In January 2002 -- in anticipation of large-scale protests against the World Economic Forum, which was held at the Waldorf-Astoria Hotel at the end of that month -- the New York Surveillance Camera Players (SCP-New York) scouted out, mapped and publicized the locations of public surveillance cameras in Midtown Manhattan (the area between 45th and 54th Streets and between 2d and 5th Avenues). The Waldorf-Astoria itself is in the heart of this area: to be precise, the hotel occupies the entire city block between 49th and 50th Streets and between Park and Lexington Avenues. The map disclosed the locations of a total of 190 cameras: 171 installed on privately owned buildings; 6 on foreign embassies (the United Nations is close by); 5 on city-owned buildings or poles; 5 on buildings owned by the US federal government; and 3 installed on private residences. (As mentioned elsewhere, cell-phone repeaters were mistakenly labeled as "NYPD microwave relays.")
In May 2003, the SCP-New York returned to Midtown Manhattan and, starting from scratch, mapped the area once again. Though this second count was made only a year-and-a-third after the first one, there was a dramatic increase in the total number of cameras spotted: from 190 to 284, an increase of approximately 150 percent. Almost all of the new cameras are privately owned; hardly any new city-owned or embassy/government cameras have been installed. (Note that not all of the "new" cameras are actually new. Some of them were already installed back in January 2002, but were missed by the SCP-New York's spotter.) Of the new number, 258 are installed on private buildings; 9 are installed on foreign embassies; 7 are on city-owned property; 6 are on US federal government buildings; 3 are "elevated" cameras (perched atop buildings and pointing out horizontally, over the city, instead of down upon a particular part of it); and one is a Web cam. (What were previously listed as "residential cameras" have been subsumed under the "private" category. The Web cam isn't new, but wasn't placed on the original map because, strictly speaking, it fell just outside of the map's boundaries.)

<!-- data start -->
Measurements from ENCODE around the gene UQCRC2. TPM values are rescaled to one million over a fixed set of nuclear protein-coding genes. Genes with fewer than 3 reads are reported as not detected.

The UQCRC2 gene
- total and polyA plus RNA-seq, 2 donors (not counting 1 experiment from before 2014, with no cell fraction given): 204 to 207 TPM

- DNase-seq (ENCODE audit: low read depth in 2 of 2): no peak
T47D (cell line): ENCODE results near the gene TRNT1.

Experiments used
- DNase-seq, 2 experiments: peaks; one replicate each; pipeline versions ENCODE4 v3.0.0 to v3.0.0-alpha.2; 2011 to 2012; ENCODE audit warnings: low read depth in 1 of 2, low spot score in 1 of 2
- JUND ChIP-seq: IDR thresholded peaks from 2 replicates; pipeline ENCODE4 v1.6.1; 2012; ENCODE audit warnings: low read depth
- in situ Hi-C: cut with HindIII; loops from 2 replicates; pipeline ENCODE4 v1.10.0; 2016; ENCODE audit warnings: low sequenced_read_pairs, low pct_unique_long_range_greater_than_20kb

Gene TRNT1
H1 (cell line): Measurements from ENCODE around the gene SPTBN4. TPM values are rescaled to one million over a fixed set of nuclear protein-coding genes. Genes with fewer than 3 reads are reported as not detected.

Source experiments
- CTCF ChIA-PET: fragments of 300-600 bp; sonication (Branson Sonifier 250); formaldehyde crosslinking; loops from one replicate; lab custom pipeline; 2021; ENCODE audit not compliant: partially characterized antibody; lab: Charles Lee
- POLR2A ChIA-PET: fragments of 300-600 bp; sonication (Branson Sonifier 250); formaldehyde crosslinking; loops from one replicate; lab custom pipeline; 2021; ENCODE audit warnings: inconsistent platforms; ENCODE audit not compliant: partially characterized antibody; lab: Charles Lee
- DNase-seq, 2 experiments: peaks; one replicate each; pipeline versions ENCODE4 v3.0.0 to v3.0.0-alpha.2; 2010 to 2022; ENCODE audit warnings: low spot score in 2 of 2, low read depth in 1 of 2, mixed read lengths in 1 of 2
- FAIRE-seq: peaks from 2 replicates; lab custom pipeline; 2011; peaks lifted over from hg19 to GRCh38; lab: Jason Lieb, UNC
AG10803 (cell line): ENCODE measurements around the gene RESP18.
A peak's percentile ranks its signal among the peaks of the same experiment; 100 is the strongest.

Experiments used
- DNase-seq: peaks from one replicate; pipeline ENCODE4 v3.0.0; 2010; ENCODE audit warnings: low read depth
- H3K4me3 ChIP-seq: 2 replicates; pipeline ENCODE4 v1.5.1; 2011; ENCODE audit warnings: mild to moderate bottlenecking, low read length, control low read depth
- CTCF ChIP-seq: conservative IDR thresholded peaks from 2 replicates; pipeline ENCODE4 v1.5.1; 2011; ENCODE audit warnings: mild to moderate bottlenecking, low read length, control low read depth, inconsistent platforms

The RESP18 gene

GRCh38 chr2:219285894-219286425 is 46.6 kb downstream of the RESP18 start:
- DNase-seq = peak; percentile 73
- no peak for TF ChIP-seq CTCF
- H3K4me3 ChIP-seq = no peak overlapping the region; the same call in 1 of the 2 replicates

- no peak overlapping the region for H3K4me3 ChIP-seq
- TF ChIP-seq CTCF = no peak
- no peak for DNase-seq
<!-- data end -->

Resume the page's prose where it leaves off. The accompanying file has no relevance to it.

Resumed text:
According to the map made by the New York Civil Liberties Union in November 1998, there are only 65 surveillance cameras in Midtwon Manhattan. This means that, in the last five years (between 1998 and 2003), the number of cameras in Midtown has more than quadrupled. This rate of increase is even higher than that in Times Square Times Square, where the number of cameras tripled between November 1998 and September 2002. But remember: the last maps of Times Square (a total of 258 surveillance cameras) and Greenwich Village (231 total cameras) were made in September 2002 and May 2001, respectively. And so it's quite possible that either of these neighborhoods has (even) more cameras than Midtown (i.e., over 300). But, until new maps of these neighborhoods are made, we can say that Midtown currently has more surveillance cameras than any other neighborhood in Manhattan (approximately six every square block).
-- 26 May 2003.
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